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Married couple Paul Newman and Joanne Woodward play opposite each other in this frothy comedy from the 1960s.  After watching it, I read a few reviews and was quite surprised to see some of the vitriol directed towards this film, with it being described in some places as Newman’s worst film.  I suspect there are a few reasons for such animosity; (1) Anyone who thinks this is Newman’s worst film has clearly not seen The Silver Chalice – which Newman himself was not a fan of! (2) Paul Newman was in some iconic and wonderful films, and any that fall somewhat short of those standards may receive short shrift, and (3) Admittedly, this film is not very Newman-esque.  Anyway….I liked it quite a lot more than I expected to.

Woodward plays Samantha (Sam) Blake, a buyer for a clothes store, who is constantly being mistaken for a man, due to her short haircut and masculine clothes.  She travels with Paris with her boss and colleague in order to look at the new fashions, so that her store can copy them.  Newman is Steve Sherman, a womanising sports journalist who disgraces himself with his boss’s wife, and gets sent to Paris, basically so that he is out of the boss’s way!  They meet each other, and there is an instant antagonism between them.  When Sam has a makeover, Steve fails to recognise her and mistakes her for a call girl, who he decides to interview in order to write a column about her profession.

It’s a nice little comedy, with both stars seeming to have a lot of fun with their roles.  The storyline is pretty bonkers, and not particularly credible, but I’m not sure that it’s supposed to be.  Actually the film reminded me a lot of some of the comedies from the 30s and 40s.  There were plenty of witty lines, and it was colourful and fun, and Thelma Ritter provided excellent support.  I did think that Woodward looked FAR more attractive before her makeover – and whatever the script said, she did not look like a man at all – but the story still kind of worked, because she could not have been mistaken for a call girl before the makeover.  I’m not sure what that says about makeovers – probably, just be careful where you go for one!

Strangely, there was not a whole lot of chemistry between Newman and Woodward, unlike in The Long Hot Summer, where their chemistry was positively sizzling.  However, this may have been because they were antagonistic and untruthful to each other for much of A New Kind of Love.  The ending was somewhat predictable, but no less fun for that.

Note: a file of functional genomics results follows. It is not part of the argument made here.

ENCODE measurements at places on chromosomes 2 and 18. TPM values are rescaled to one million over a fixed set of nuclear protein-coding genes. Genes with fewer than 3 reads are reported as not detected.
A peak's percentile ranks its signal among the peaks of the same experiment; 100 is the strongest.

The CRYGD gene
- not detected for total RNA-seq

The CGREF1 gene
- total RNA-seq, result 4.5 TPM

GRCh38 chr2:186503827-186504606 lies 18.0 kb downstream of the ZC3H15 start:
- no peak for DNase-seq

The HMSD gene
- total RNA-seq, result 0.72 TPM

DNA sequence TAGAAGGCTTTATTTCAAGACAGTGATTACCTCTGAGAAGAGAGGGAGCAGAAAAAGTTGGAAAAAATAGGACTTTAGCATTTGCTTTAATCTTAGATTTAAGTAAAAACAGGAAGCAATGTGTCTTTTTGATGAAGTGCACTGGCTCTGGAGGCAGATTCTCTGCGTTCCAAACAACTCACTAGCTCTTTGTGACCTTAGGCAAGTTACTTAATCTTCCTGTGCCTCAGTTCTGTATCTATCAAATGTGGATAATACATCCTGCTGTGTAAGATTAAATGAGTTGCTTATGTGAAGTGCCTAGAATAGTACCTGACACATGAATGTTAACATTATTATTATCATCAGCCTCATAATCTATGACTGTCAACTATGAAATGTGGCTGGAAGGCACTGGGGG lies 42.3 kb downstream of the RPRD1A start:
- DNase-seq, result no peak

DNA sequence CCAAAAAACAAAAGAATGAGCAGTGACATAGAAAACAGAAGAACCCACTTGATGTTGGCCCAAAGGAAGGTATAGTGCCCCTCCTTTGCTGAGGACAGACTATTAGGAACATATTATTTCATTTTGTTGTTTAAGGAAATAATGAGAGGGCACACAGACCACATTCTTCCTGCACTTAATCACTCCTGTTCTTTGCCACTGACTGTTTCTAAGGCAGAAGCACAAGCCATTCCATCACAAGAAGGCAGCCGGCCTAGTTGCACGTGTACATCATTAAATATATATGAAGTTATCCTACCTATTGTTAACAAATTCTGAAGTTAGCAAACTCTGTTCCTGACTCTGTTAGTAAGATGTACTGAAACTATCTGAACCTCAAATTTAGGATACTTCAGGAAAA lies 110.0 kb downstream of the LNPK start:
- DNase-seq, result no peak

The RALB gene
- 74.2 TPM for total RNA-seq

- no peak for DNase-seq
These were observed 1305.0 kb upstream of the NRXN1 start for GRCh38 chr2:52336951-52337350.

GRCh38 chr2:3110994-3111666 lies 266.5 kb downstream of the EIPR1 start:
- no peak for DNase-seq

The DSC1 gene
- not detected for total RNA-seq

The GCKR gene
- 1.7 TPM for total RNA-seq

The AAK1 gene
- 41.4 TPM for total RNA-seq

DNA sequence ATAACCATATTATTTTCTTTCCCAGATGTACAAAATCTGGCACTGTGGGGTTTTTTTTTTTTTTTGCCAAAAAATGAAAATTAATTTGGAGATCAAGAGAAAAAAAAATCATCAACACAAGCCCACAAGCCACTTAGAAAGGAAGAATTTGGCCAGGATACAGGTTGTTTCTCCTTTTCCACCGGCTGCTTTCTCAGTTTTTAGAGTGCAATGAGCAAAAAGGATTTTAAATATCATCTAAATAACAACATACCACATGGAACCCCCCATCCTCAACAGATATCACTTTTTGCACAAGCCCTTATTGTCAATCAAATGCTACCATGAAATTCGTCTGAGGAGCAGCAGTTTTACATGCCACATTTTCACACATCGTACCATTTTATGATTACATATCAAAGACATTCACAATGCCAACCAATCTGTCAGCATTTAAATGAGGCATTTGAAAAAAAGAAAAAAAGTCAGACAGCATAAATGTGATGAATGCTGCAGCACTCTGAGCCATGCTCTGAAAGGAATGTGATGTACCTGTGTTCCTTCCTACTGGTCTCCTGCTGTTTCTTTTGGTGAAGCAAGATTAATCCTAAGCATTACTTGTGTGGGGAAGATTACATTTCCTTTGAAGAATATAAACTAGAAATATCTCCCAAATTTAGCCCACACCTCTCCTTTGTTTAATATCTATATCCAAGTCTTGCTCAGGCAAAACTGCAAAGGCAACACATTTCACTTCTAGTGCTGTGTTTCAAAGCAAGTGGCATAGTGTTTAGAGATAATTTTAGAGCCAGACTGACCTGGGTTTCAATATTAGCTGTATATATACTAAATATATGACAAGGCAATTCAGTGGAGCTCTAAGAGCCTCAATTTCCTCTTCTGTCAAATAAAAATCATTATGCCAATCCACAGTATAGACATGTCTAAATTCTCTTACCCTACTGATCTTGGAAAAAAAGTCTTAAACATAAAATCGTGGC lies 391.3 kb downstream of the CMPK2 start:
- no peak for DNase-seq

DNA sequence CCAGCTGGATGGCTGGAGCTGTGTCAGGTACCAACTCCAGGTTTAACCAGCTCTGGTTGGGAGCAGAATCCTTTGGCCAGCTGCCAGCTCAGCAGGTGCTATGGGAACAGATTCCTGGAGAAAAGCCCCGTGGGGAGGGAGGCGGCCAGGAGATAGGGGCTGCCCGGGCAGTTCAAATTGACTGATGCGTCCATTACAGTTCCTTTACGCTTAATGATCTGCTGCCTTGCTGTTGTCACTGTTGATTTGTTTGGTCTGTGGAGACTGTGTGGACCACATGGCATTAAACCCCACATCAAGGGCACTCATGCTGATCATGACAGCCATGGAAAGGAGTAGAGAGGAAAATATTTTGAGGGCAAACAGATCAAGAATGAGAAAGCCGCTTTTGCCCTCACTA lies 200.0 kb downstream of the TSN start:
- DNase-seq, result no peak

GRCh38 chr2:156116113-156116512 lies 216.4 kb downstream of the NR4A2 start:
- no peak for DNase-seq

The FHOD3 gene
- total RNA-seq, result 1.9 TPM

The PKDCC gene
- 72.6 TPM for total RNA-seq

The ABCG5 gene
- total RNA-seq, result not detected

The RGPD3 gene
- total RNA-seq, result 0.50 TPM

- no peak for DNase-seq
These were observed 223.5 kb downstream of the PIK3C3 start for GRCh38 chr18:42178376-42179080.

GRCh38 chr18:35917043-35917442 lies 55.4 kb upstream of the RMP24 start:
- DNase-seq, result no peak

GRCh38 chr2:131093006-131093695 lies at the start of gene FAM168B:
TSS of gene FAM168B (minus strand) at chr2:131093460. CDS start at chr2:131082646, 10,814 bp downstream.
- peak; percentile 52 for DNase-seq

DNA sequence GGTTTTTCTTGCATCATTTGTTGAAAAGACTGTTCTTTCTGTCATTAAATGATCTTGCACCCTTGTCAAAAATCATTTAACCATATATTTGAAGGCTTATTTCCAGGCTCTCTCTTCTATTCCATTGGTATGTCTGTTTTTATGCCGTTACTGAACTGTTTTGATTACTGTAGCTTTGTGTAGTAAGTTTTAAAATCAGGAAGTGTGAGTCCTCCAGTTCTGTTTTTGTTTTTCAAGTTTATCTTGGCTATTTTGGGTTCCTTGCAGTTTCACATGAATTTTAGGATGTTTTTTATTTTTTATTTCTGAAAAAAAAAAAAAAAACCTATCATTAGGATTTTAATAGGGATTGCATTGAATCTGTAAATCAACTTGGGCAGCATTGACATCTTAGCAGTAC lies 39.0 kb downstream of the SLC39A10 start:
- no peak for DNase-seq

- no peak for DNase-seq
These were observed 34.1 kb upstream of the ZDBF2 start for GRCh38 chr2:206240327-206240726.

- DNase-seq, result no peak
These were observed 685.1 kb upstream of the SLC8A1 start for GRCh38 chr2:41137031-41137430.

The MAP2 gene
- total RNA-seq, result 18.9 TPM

Ultimately, it is a forgettable film, but it is fun and well worth watching.

Year of release: 1963

Director: Melville Shavelson

Producer: Melville Shavelson

Writer: Melville Shavelson

Main cast: Paul Newman, Joanne Woodward, Thelma Ritter, Eva Gabor, George Tobias

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Paul Newman was mainly known to the world as a movie star – an icon, really – with a beautiful face, mesmerising blue eyes, and a air of rascality about him.  His long marriage to Joanne Woodward was revered in a profession where marriages often seem to break up almost as soon as the vows are read.  This book is a journey through Newman’s life, from his happy childhood as the son of the owner of a successful sporting goods business, to the start of his acting career, and of course, his Hollywood stardom.  However, just as interesting are the details of Paul’s passion for motor racing, his political activism, and his philanthropy.  The book also covers darker periods of his life, such as the tragic death of his son Scott, and a period when he and Joanne  briefly separated. 

The book was written in a respectful, but not fawning fashion, and painted a picture of a man who was sometimes uncomfortable with his stardom, who was almost obsessive about details regarding his characters and the settings of films, and whose greatest love in life was his wife.  Shawn Levy has taken a huge number of interviews that Paul Newman gave, and put them into chronological order; in this way, although Newman did not participate in any way with the writing of this book, we are still able to see his thoughts on certain times in his life, certain films that he made, etc.  The book does not portray Newman as a saint, but he is treated with the warmth and respect that such a man would deserve.

One of the most fascinating parts of the book for me was when Newman set up the Hole In The Wall camps – places where sick children could go to simply have fun, play games, forget about their illnesses for a while.  Newman was determined that no child’s family should have to pay for their child to go to the camp, and importantly, as well as giving his money to the project, he also gave his time – he would often pop into the camps on spec, and play games or chat with the children.  I knew that Newman was a generous man, but I was surprised to learn of some of the things that he did, at no benfit to himself.

The book is very readable, and not at all dry – it’s a fascinating read from start to finish.  I actually found myself with a lump in my throat at the end, when reading about the death of this mercurial, precise, rogueish, handsome, kind, intelligent and funny man.  I would urge fans of Paul Newman to read this book.

(Author’s website can be found here.)

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